Prowers Medical Center, like similar hospitals across the country, may experience some financial changes next year in light of federal funding changes and potential program alterations from the new administration in Washington, DC.
Chief Executive Officer, Craig Loveless, told the Prowers County Commissioners, the hospital is exploring those lines of service that can generate the most revenue in direct pay to the hospital. “The provider fees are expected to be reduced and some government programs are on the wane,” he explained, adding that the provider fee is expected to be reduced by 13% which translates to a $600,000 revenue loss to the hospital.
Anticipating future payment system alterations, Loveless said that in 2019 a system based on quality performance measurements will be put into play and will impact how the hospitals are reimbursed for service. “We’ve focused on this for some time at Prowers Medical Center,” he said, stating that behavioral health is one of those categories. “This focuses on how well we deliver those services to the community. The hospital has left that service line in the past to Southeast Health and High Plains and we’ll continue to do that, but we intend to strengthen the collaborative efforts of the local medical community to score in that area as well.”
Loveless said because PMC serves an area with a less prosperous population than other parts of the state, the hospital can’t afford to provide in-house cardiology services. “We don’t have a service line cardiologist on staff which is why we’re concentrating on attracting orthopedics which is one way we can provide a much needed service at Prowers Medical Center and serve our community.” Loveless said there are visiting cardiologists that offer their services, but they are not under contract to the hospital, so that translates into a dollar loss as those revenues go to other hospitals.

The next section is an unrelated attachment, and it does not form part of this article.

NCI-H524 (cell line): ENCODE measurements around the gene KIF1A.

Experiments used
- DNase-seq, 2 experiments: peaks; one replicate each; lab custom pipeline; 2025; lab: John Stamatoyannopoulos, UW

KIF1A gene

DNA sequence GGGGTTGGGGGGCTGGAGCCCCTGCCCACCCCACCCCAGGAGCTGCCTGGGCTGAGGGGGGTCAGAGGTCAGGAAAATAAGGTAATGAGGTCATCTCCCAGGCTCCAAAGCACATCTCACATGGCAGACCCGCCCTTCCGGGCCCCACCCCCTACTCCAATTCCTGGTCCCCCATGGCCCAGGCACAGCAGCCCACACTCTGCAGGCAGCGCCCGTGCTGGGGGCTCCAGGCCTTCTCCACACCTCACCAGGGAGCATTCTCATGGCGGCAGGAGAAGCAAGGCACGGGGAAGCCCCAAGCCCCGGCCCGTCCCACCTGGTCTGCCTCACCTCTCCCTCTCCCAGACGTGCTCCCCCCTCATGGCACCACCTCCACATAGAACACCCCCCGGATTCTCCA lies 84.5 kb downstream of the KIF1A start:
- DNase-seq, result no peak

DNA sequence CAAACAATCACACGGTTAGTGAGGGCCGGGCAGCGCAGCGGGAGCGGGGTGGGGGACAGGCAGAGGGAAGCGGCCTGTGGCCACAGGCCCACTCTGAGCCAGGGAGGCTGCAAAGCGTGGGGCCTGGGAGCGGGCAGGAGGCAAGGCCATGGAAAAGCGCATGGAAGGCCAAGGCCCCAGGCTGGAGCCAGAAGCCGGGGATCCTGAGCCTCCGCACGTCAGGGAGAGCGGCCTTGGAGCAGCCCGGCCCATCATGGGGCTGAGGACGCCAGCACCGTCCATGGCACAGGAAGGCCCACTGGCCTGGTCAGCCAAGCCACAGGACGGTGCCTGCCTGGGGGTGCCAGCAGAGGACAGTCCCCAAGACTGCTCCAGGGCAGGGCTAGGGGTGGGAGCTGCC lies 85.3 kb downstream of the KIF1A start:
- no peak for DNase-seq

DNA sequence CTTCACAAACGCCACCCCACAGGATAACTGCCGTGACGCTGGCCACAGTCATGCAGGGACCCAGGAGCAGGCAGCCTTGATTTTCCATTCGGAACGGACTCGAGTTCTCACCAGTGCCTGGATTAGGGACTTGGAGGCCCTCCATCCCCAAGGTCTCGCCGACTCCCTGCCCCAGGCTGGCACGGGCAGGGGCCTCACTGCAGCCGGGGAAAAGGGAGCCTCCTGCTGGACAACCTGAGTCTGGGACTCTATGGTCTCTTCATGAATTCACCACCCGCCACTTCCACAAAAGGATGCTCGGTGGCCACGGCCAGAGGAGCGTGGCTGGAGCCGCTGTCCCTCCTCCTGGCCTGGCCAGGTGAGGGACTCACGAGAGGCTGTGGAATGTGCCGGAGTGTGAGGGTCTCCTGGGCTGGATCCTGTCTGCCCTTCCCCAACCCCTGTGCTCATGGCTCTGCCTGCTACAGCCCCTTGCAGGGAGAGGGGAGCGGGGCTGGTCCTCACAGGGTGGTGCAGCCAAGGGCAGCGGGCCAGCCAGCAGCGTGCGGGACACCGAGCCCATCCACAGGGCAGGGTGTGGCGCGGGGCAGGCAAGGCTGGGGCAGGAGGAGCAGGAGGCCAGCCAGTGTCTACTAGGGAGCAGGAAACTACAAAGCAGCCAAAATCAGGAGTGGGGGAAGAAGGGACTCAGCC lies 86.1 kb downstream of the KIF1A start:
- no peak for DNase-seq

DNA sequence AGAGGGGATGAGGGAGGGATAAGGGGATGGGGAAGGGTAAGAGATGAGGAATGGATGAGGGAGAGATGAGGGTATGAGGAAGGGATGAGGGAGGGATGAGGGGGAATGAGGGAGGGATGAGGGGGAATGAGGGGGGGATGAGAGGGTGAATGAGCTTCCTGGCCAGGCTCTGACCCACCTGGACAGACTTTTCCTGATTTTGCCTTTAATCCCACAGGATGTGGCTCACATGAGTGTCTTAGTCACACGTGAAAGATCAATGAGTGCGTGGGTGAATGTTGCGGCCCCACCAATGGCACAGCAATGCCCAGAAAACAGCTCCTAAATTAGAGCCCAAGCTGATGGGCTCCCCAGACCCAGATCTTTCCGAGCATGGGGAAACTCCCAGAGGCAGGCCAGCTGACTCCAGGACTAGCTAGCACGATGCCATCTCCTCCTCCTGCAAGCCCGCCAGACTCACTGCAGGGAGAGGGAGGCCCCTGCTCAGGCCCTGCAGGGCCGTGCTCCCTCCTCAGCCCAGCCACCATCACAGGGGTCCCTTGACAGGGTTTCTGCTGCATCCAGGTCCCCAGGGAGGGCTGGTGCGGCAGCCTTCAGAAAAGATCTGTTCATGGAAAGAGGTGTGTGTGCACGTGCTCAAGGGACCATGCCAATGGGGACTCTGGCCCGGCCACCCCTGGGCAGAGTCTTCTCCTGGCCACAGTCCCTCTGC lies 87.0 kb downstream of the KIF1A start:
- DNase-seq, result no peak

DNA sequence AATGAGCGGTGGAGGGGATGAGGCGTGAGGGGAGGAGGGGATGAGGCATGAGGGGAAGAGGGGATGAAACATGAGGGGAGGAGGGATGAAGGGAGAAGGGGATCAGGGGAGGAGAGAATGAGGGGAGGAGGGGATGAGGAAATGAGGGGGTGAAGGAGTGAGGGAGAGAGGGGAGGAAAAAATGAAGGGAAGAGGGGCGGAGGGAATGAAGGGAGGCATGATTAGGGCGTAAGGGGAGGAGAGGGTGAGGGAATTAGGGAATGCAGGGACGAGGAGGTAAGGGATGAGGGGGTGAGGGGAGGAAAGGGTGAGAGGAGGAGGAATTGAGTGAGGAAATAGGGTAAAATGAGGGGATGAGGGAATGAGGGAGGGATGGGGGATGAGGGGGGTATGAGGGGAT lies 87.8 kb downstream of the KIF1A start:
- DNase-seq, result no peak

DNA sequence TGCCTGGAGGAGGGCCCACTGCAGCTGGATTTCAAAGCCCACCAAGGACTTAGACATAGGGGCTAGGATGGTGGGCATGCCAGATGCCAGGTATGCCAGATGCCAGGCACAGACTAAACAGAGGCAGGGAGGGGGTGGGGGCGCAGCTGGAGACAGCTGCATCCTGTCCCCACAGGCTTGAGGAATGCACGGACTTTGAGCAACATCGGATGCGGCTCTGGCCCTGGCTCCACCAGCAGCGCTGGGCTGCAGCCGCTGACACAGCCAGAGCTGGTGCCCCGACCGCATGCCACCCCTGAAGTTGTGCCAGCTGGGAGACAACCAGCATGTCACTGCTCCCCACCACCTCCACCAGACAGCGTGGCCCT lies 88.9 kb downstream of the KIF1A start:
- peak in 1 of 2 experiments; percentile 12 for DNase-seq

He explained that over the past three years, PMC has had to out-source at least 350 surgeries, not counting the University Hospital in Colorado Springs which had also reduced revenue potential. “Now that we have renovated our surgical suites, we can provide those types of operations locally.” He explained there are still several hurdles to overcome because the hospital has a 38% Medicaid population and orthopedic surgeries and reimbursement are considered elective, unless you just can’t walk. These regulations hinder the scope of surgeries and reimbursement.
Loveless questioned the longevity of some new health programs from Washington, DC which are federally subsidized. “Medicaid,” he explained, “is state run, but disperses funding from the federal government.” He added that PMC will continue to adjust to provide affordable service to the community in light on new regulations and the hospital will continue to be profitable in light of declining government funding.
Taking a broader range of hospital activities, Loveless stated that Doctor Foley will join the medical team on December 28th to add to the ob-gyn department and an interview with a potential internal medicine doctor will be held next month. He was optimistic about the relatively new Big Timbers health alliance with pulls together medical and community resources to improve health and lifestyles for the local population. He’d like to see some of the smaller schools in the district become involved, beyond Lamar Community College, which is already taking a role in the program. “Our economic development groups, coupled with education in general will play a role in the scope of the collaboration,” he suggested.
By Russ Baldwin
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